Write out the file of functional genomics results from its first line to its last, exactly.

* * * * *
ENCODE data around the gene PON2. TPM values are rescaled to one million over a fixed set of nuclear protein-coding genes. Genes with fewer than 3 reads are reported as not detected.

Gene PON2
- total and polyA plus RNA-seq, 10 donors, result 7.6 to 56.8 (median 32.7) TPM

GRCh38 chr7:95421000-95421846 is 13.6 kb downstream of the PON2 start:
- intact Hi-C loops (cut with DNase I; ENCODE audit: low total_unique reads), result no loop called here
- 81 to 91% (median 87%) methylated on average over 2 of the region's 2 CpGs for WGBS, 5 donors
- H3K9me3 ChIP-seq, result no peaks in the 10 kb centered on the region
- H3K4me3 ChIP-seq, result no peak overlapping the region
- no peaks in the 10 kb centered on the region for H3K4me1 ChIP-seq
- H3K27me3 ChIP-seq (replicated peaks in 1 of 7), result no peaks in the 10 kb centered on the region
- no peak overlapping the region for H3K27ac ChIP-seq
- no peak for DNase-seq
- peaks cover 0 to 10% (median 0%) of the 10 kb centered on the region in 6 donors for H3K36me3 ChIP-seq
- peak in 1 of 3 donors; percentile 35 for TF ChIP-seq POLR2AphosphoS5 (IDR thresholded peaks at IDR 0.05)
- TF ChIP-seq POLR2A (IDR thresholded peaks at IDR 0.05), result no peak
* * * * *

ENCODE data around the gene PON2. TPM values are rescaled to one million over a fixed set of nuclear protein-coding genes. Genes with fewer than 3 reads are reported as not detected.

Gene PON2
- total and polyA plus RNA-seq, 10 donors, result 7.6 to 56.8 (median 32.7) TPM

GRCh38 chr7:95421000-95421846 is 13.6 kb downstream of the PON2 start:
- intact Hi-C loops (cut with DNase I; ENCODE audit: low total_unique reads), result no loop called here
- 81 to 91% (median 87%) methylated on average over 2 of the region's 2 CpGs for WGBS, 5 donors
- H3K9me3 ChIP-seq, result no peaks in the 10 kb centered on the region
- H3K4me3 ChIP-seq, result no peak overlapping the region
- no peaks in the 10 kb centered on the region for H3K4me1 ChIP-seq
- H3K27me3 ChIP-seq (replicated peaks in 1 of 7), result no peaks in the 10 kb centered on the region
- no peak overlapping the region for H3K27ac ChIP-seq
- no peak for DNase-seq
- peaks cover 0 to 10% (median 0%) of the 10 kb centered on the region in 6 donors for H3K36me3 ChIP-seq
- peak in 1 of 3 donors; percentile 35 for TF ChIP-seq POLR2AphosphoS5 (IDR thresholded peaks at IDR 0.05)
- TF ChIP-seq POLR2A (IDR thresholded peaks at IDR 0.05), result no peak